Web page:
Very unique mastering the sound of chaos, darkness and a plague of dissected bodies of a Viking battle.  Hell has now opened its gates to the listener, treating them to a sound guaranteed to make your ears bleed. This is truly something special and I’m still trying to find an answer for my preferred song, as I am implied simply to listen and soak it all in.

Favourite track: I Won’t Dance

Rating: 3/5

 

Adam:

The title of this album signalled Celtic Frost’s ambition to continue to introduce more new sounds and visions into the metal pantheon, an experiment that mostly works in their favour – just beware some of the bizarre moaning and groaning vocals. After a strange but enjoyable cover of a new wave track, ‘Mexican Radio’, the Frost show they haven’t lost their touch with the crushing ‘Inner Sanctum’. The experiment then continues with the haunting violins of ‘Tristesses de la Lune’, a setting of a poem by the French Symbolist poet Baudelaire. This album is infested with demons of many kinds, several of whom inhabit the twisted reality of ’Caress Into Oblivion’.  However, the furthest limits of the experiment happen on ‘Rex Irae (Requiem)’, a grand symphony of gothic metal and classical music.

Favourite track: ‘Rex Irae (Requiem)’

Rating: 4/5

 

Vanity / Nemesis (1990)

The Ram:

As an awesome comeback album, although back in the day I was still listing to Michael Jackson and obeying my mother’s wishes to not head-bang to this music in the old living room.  I was 12 when this album came out and by this time there were more elements within their repertoire, with a revised line-up their old sound was back, with a very good cover of David Bowie’s ‘Heroes’ in their grinding metal style combining a Gothic tone with Thrash.  An album that refused to succumb to the 90s grunge music movement that was already in its early stages by this point.  Elements of Celtic Frost’s work have influenced and can be attributed to bands like Paradise Lost, Neurosis, Nirvana the list goes on.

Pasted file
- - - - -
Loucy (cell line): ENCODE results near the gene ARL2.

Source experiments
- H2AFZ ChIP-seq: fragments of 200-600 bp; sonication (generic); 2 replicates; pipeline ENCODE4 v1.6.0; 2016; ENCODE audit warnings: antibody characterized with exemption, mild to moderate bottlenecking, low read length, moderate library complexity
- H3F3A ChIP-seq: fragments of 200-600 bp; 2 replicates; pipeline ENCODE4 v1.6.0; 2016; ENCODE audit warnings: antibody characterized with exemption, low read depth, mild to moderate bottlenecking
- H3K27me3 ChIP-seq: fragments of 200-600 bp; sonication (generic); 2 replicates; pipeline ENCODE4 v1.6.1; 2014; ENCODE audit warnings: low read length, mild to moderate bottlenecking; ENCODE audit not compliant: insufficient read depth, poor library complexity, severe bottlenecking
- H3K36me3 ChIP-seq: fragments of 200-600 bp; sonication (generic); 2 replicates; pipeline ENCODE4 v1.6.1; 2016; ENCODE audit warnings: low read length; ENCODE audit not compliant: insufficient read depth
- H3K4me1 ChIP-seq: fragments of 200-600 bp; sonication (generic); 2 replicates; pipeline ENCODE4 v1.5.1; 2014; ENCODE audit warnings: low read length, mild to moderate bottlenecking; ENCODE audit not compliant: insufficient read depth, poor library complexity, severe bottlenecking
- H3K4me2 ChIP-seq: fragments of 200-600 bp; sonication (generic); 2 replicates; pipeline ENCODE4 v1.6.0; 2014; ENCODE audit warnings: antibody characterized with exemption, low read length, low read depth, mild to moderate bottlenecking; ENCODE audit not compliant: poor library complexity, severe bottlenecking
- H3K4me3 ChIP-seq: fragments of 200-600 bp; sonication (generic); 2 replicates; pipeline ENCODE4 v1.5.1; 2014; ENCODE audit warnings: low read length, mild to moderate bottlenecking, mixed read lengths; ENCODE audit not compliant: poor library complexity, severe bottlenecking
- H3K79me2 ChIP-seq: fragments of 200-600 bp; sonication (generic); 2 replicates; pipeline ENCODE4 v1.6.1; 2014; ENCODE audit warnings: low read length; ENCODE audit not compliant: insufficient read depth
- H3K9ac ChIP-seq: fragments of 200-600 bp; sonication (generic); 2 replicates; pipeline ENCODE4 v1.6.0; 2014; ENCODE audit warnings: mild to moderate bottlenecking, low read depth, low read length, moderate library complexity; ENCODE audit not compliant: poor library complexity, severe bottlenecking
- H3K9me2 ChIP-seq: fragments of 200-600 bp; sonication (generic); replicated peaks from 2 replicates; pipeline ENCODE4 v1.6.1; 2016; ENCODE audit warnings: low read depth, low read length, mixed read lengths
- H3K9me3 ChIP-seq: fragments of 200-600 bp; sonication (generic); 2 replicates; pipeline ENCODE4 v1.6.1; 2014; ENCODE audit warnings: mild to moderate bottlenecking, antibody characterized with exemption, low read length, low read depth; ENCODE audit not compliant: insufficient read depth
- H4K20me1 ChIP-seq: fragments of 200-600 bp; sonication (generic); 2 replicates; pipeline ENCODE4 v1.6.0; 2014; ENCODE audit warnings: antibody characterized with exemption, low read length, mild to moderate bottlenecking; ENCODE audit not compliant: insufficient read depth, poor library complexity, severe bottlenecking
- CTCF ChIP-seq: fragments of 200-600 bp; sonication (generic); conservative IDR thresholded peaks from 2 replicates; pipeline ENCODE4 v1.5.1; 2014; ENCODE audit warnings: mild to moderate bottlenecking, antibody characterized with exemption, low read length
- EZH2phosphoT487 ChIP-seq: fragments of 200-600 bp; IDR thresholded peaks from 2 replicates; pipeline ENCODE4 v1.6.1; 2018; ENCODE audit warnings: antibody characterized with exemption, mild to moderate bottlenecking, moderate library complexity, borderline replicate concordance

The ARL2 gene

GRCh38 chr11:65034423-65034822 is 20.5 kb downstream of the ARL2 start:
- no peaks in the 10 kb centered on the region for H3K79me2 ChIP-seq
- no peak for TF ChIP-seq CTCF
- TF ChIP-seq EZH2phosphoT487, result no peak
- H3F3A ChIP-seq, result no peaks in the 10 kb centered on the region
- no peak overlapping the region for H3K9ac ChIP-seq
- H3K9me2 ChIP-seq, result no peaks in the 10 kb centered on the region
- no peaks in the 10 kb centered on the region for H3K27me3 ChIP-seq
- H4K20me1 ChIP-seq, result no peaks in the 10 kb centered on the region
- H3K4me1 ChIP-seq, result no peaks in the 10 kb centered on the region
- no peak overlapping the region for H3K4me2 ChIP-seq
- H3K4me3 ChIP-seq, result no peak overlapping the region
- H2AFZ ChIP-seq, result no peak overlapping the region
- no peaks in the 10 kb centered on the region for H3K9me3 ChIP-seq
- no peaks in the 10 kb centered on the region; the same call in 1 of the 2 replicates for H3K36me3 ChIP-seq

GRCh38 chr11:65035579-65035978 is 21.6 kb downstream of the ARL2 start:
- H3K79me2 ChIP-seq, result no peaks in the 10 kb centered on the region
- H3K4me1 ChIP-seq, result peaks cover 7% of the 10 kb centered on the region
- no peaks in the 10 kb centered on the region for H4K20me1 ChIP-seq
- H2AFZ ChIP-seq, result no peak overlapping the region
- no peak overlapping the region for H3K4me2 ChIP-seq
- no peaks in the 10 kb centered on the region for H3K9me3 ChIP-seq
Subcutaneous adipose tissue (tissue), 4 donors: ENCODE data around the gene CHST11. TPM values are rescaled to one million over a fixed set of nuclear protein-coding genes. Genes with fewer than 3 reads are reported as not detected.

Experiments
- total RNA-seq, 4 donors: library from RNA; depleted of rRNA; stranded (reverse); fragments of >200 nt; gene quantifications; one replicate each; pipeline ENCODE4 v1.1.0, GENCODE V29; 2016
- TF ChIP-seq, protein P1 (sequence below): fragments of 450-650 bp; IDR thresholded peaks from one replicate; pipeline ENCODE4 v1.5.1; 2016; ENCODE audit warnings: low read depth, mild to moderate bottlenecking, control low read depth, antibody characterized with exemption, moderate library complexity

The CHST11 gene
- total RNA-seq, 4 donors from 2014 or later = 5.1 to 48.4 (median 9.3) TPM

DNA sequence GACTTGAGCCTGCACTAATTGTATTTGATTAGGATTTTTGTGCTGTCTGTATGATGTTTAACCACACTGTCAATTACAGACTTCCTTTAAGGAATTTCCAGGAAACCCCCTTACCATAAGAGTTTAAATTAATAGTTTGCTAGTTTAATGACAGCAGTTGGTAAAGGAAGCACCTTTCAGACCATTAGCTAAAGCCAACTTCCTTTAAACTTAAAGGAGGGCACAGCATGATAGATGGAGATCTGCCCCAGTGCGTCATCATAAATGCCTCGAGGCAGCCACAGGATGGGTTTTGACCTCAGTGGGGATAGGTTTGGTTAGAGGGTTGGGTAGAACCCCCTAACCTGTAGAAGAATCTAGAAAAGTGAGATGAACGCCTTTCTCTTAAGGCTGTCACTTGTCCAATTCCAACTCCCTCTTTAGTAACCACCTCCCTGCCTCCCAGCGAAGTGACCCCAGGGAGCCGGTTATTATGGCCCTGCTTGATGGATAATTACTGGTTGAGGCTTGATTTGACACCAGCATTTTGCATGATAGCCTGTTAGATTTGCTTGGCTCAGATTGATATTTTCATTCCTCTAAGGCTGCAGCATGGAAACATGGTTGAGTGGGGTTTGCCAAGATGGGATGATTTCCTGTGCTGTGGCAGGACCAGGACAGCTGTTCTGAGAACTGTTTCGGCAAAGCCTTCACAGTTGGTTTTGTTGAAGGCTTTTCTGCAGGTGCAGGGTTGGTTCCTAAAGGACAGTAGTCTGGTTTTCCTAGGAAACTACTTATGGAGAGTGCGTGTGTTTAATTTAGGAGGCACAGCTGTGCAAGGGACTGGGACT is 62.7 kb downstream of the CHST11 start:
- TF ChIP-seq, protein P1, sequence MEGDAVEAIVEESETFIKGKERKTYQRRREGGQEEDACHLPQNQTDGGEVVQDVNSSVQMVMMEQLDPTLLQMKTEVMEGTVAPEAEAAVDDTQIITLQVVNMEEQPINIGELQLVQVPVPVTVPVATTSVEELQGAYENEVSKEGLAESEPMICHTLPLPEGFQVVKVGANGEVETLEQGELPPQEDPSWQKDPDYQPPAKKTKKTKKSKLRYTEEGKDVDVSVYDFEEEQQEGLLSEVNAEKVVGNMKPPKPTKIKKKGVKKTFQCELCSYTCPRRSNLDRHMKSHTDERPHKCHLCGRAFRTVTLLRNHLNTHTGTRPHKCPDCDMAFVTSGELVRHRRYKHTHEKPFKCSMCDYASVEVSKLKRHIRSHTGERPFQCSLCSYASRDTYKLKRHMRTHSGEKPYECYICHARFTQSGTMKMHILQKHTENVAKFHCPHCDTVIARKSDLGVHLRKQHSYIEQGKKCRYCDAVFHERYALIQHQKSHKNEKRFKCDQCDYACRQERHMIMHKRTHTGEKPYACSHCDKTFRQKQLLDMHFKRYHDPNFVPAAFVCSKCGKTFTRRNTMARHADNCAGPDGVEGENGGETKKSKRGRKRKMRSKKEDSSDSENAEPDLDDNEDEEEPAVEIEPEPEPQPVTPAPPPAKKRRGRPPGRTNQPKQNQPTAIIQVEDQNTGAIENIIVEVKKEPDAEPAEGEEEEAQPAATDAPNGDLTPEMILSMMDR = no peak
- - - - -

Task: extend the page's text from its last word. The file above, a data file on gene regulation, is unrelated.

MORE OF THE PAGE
At the time of release, the band were trying to cope with the backlash of their previous release ‘Cold Lake’ and they almost broke up after receiving negative reactions from fans and Tom Warrior himself looking back and hating that album.  But Tom had balls to stand up and let the band just go for it, being quoted as saying (ref. Cold Lake) “screw that album”.

Rating: 5/5

 

Adam:

After the musical holiday to Hollywood of the last album, it was only a short trip down the road to find the next location for the Frost sound: the Bay Area. Coming blazing out of the gates from the first track ‘The Heart Beneath’, the band clearly wanted to restore some metal cred with this one, giving it a sound reminiscent of Ride The Lightning-era Metallica. It wouldn’t be a Celtic Frost album without a curve-ball though, and the Bryan Ferry cover comes out of nowhere and takes away the momentum. It picks up again after that, with the second half of the album getting even more furious.

Favourite Track: ‘Nemesis’

Rating: 5/5

 

Round-up with The Ram and Adam

“If there was a god on his throne and he had the chance to rule the world with an iron fist and an extreme metal band, this band should be it.  I know they might come back, but without a doubt, Tom G and his fellow band mates need to follow the silver lining and make one more album just for the shear fun of it, especially for a band that has so evidently paved the way for many bands, a band that did what they wanted to do and a band for whom stuck to their word though thick and thin, regardless of the pressures placed on them, This is the band that we like to listen to every day and hold in our hearts and minds forever.

Celtic Frost - Classic Noise-era Album Reissues

Release Date: Out Now
Label: BMG / Noise Records
Band Website: celticfrost.com

4.0Overall Score